the prejudice that members of one race are intrinsically superior to members of other races
sonnet
a verse form consisting of 14 lines with a fixed rhyme scheme
Vehicle
The means by which the tenor is conveyed
Petrarchan conceit
the exaggerated praise of a woman's beauty/a man's suffering from unrequited love
pyrric foot
Two unstressed syllables; this type of foot is rare and is found in between other types of feet
syntax
the study of the rules for the formation of grammatical sentences in a language.
Form
the way a poem's words and lines are laid out on the page
Mood
The feeling created in the reader by a poem or story.
Closed Form
a specific type of poetry. i.e. haiku, sonnet
Tanka
5 lines 31 syllables (5, 7, 5, 7, 7)
ACROSTIC
Gives a word for each letter of a short phrase or word
Dramatic Poem
Uses elements of drama (one or more characters speak; usually a tense situation or conflict).
lyric poem
any short poem that presents a single speaker who expresses thoughts and feelings. Love lyrics are common, but lyric poems have also been written on subjects as different as religion and reading. Sonnets and odes are lyric poems.
caesura
a pause , usually near the midle of a line of verse . usually indicated by the sense of th eline , and often greater than the normal pause
End Rhyme
words at the end of the lines that rhyme
hypermetric
when a syllable is cut off and put in the next line to fit the meter
rhetorical shift
a change from one tone or attitude to another words like, but, also, however
repetition
the use, again and again of a word or phrase
rhymed verse
consists of a verse with end rhyme and regular meter
Main points of Directive
peculiar game of Simon says. Asks us to let the speaker be our guide, yet he has no intention except to get us lost. Forces intimacy "put a sign up CLOSED to all but me." Tells us to "make yourself at home" because we are not comfortable, we are not at home. Tells us to weep... and weep for things remembered, found.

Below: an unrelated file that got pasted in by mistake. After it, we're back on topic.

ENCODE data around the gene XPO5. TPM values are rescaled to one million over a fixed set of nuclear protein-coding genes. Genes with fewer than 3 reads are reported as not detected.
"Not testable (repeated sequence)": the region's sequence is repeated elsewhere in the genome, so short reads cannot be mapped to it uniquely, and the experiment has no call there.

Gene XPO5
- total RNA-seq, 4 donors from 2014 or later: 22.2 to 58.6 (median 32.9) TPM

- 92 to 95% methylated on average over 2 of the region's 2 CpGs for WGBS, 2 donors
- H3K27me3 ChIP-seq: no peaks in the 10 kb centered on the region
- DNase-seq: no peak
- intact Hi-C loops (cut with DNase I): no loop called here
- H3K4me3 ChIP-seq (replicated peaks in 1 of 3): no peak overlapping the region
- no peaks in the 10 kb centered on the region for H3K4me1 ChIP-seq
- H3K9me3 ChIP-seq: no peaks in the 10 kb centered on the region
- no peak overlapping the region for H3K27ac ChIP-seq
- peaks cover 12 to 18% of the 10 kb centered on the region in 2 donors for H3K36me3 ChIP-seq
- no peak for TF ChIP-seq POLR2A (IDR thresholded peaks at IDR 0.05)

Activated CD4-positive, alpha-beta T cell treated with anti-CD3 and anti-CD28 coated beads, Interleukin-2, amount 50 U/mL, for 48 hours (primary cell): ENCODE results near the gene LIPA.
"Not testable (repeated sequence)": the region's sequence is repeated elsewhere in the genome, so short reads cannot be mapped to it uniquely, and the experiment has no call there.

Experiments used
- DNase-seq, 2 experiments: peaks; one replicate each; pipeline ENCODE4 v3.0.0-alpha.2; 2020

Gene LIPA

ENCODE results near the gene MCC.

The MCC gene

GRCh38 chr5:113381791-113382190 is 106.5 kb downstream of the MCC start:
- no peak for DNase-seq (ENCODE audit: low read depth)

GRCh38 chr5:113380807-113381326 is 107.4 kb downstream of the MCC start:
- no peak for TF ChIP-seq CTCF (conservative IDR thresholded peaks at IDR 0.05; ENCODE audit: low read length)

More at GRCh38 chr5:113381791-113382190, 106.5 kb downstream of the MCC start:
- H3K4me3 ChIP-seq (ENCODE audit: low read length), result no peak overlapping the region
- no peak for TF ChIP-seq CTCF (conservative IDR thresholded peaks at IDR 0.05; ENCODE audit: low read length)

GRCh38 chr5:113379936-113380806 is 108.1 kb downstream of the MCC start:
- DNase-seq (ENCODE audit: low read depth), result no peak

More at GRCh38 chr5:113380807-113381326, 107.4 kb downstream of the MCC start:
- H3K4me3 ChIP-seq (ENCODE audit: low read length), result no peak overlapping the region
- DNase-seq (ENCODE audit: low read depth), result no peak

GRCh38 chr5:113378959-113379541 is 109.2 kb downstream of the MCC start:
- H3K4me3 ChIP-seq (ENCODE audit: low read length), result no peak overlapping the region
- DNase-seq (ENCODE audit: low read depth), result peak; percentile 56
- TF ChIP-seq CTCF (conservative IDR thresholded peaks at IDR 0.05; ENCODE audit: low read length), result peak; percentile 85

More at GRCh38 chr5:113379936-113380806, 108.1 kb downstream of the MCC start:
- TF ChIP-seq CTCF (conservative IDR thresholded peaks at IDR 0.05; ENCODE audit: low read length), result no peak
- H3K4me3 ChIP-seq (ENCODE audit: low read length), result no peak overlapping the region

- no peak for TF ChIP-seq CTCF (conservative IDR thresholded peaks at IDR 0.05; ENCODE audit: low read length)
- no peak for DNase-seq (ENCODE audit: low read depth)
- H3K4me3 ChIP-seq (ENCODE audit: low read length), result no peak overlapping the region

end stopped
(of a line of verse) ending at the end of a syntactic unit that is usually followed by a pause in speaking and a punctuation mark in writing.
What is a poem?
form of ______ _____ that _______ the line as the unit of ________
form of literary expression that emphsizes the line, as the unit of composition.
dimeter
two feet
Conceits
elaborate comparisons
Tennyson
The Eagle
Iambic
unstressed stressed
lines
rows of words
slant rhyme
kind-of rhymes
In Memoriam
Aurthur Hallam
Coleridge
friend of Wordsworth?
irony of sitution
unexpected happens
Narrative Poetry
tells a story
The Love Pet
Ted Hughes
cacaphony
a harsh, discordant, unpleasant-sounding choice and arrangement of sounds
Octameter
8 feet per line
poetry with a plot
narrative poem
limerick
light humorous poem of five
inversion
reversal of normal word order
anapest
two unstressed syllables followed by one stressed syllable
Polysyndeton
repetition of conjunctions to effect measured thought and solemnity
comparison betwenn 2 unlike things using like or as
simile
stichic
lacks formal organization or rhyme scheme
Villanelle
Iambic pentameter, 19 lines, 5 tercets, 1 quatrain
Parody
a humorous imitation of another, usually serious, work. It can take any form, because parodists imitate the tone, language, and shape of the original in order to deflate the subject matter, making the original seem absurd.
exact rhyme
when the words rhyme exactly
Biology
the science that studies living organisms
Idiom
an expression where the literal meaning of the words is not the meaning of the expression
Cacophony
a sound that is unpleasant and grating.
direct metaphor
directly compares 2 things with is
"With His Venom"
Sappho - fragment, snake, loosens
literal meaning
limited to the simplest, ordinary, most obvious meaning
didactic